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A python library for interfacing with one of the most common RFID Access Control Systems sold in China.
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README.md

Chinese RFID Access Control Library

This library allows python to control one of the most common RFID Access Control Systems sold in China. Now you can integrate an access control system with your software to do things like remove an user when they haven't paid their bill.

The goal of this project is to provide the ability to automate an inexpensive, out-of-the-box RFID Access Control solution. This is especially made for businesses that rely on access control + monthly billing (hackerspaces, makerspaces, and gyms).

Main Features

  • Programmatically add and remove users to/from the access control system
  • Programmatically trigger the relay to open the door
  • Convert the 10-digit format RFID numbers to comma format or vice versa

Hardware Requirement

This library currently only works with a single type of controller which goes by a wide variety of model numbers. The controller can be found by searching for "TCP access control" on Ebay, Aliexpress, and Amazon. It costs around $30-85 (depending on the number of doors). You can know which one to buy by looking for one that looks like this:

alt tag

One of the awesome things this controller has is a web interface. You can also add users, remove users, view logs, and change settings manually through that interface. Pictures of the interface are available here: http://imgur.com/a/Mw04Y

RFID Card Number Explanation

alt tag

There are usually two sets of numbers on the 125kHz EM4100 RFID cards. Key fobs usually only have a single 10-digit number.

The number on the right, "comma format":

  • The access controller's web interface only shows this number.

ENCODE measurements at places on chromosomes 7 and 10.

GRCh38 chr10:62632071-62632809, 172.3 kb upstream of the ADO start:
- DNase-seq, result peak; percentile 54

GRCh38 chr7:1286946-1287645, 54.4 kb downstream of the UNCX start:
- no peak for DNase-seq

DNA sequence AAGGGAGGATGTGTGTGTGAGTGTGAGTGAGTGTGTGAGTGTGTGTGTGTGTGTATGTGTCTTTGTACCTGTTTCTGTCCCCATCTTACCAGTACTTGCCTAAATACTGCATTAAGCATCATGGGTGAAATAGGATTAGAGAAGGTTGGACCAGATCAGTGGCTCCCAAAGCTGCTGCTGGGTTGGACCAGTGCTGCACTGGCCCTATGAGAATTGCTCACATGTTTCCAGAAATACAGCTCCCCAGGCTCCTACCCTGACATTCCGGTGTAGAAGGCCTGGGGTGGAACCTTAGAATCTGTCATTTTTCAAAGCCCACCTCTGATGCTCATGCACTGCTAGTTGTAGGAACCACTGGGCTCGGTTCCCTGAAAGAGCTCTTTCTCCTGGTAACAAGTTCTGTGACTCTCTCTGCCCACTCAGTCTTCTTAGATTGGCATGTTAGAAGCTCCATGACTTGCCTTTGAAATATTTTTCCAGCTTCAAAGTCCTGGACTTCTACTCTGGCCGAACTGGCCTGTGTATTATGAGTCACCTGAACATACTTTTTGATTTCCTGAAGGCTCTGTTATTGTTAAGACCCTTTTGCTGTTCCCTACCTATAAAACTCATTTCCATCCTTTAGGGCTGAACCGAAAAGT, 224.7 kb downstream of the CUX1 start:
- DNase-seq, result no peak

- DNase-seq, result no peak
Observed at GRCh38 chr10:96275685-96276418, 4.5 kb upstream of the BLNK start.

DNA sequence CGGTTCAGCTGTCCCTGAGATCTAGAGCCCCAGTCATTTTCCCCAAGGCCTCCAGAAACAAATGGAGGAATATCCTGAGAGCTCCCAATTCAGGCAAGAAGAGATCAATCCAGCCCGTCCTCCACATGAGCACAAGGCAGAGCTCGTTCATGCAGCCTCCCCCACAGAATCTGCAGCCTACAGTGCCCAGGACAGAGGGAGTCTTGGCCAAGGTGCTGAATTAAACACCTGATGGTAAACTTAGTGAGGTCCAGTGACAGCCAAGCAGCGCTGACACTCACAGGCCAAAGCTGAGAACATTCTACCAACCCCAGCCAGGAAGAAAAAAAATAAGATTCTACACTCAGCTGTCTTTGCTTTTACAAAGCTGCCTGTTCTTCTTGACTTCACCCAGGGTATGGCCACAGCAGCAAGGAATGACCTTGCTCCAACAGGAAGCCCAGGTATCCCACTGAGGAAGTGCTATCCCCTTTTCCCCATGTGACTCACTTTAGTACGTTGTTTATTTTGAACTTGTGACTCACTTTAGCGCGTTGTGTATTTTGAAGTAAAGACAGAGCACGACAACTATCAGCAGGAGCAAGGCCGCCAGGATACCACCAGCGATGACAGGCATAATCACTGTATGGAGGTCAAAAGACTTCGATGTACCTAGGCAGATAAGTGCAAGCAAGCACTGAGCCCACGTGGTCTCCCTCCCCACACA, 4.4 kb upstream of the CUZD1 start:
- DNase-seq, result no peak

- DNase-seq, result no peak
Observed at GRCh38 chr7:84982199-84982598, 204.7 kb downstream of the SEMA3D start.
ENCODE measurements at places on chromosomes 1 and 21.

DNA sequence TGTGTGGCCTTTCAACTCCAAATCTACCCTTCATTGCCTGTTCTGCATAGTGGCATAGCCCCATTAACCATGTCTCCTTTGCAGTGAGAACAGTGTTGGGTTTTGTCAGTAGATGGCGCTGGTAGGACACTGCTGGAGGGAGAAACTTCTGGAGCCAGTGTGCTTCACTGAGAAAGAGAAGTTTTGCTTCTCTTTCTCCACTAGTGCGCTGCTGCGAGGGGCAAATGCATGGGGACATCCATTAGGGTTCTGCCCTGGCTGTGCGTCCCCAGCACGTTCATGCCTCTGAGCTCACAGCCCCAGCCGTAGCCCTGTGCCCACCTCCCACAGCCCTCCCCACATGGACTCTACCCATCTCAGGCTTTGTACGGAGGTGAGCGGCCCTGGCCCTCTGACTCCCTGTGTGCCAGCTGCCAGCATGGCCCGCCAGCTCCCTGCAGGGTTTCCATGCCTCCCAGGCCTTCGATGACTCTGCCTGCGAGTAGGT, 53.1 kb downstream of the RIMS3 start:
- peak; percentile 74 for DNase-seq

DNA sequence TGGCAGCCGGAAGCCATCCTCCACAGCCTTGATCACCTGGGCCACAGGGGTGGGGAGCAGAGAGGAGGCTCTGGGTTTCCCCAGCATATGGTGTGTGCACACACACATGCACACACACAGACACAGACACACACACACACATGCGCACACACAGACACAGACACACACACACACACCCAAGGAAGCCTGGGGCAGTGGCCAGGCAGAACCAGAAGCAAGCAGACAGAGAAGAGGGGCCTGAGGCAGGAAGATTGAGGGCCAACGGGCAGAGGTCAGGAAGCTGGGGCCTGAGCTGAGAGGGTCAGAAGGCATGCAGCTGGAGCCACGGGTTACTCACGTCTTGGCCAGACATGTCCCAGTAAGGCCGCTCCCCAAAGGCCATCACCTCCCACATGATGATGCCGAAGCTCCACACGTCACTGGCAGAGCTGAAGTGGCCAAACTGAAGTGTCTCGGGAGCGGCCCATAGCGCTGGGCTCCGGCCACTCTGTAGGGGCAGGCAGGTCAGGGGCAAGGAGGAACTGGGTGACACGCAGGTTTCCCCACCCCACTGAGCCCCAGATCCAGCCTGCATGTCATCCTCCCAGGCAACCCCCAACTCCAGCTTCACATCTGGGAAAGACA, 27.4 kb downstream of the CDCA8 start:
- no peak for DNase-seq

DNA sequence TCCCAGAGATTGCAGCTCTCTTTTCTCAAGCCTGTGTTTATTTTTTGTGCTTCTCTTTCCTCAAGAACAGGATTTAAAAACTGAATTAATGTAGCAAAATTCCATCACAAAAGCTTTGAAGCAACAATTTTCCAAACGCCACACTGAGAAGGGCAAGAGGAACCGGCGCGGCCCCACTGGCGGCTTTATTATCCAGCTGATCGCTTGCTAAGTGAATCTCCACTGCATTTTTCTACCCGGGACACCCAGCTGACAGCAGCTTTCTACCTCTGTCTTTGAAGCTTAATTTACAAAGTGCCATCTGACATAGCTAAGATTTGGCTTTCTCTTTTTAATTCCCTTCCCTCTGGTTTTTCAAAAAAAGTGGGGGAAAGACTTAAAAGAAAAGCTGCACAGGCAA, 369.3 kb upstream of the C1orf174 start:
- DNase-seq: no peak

• According to the Weigand 26 spec, this is the badge number in this format: <8 bit facility code as an integer>, <16 bit ID number as an integer>

The number on the left, "10-digit format":

  • According to the Weigand 26 spec, this is the last 24 bits of data from the card as an integer. The last 24 bits include both the 8 bit facility code and the 16 bit ID number.
  • Since there are 24 bits, only 10-digit IDs within a range of 0 to 16,777,215 are possible.

My usage example below shows an example of a function which converts the 10-digit format to the comma format, and vice versa.

Usage

Install:

pip install Chinese-RFID-Access-Control-Library

Add user (using 10-digit format RFID number):

from rfid import ten_digit_to_comma_format, RFIDClient

ip_address = '192.168.1.20' # IP address of the controller
controller_serial = 123106461 # serial number written on the controller
client = RFIDClient(ip_address, controller_serial)

badge = ten_digit_to_comma_format(11111111) # badge number needs to be converted to "comma format"

client.add_user(badge, [1, 2]) # add privileges for door 1 & 2

Remove user (using 10-digit format RFID number):

from rfid import ten_digit_to_comma_format, RFIDClient

ip_address = '192.168.1.20' # IP address of the controller
controller_serial = 123106461 # serial number written on the controller
client = RFIDClient(ip_address, controller_serial)

badge = ten_digit_to_comma_format(11111111) # badge number needs to be converted to "comma format"

client.remove_user(badge)

Open door #1:

from rfid import RFIDClient

ip_address = '192.168.1.20'
controller_serial = 123106461
client = RFIDClient(ip_address, controller_serial)

client.open_door(1)

TODO

  • Adding a name to an user without the web interface doesn't seem to be possible. Figure out a way to do this? (It might not be possible to do it without doing something hacky with the web interface.)
  • The controller also stores the user's 2-factor pin for when the keypad is enabled. Need to add an optional parameter to add_user for a pin.
  • Add a get_users method to RFIDClient that outputs a list of all the users currently in the controller.
  • Add a get_logs method to RFIDClient which outputs the card swipe logs.

Special Thanks

  • Thanks to Brooks Scharff for figuring out the cool stuff that this access controller could do and keeping me interested in the project.
  • Thanks to Dallas Makerspace for letting me implement and test it at their facility.
  • Thanks to Mike Metzger for his work on starting to reverse engineer Dallas Makerspace's first access control system and documenting it to show me how to do it. https://dallasmakerspace.org/wiki/ReverseEngineeringRFIDReader
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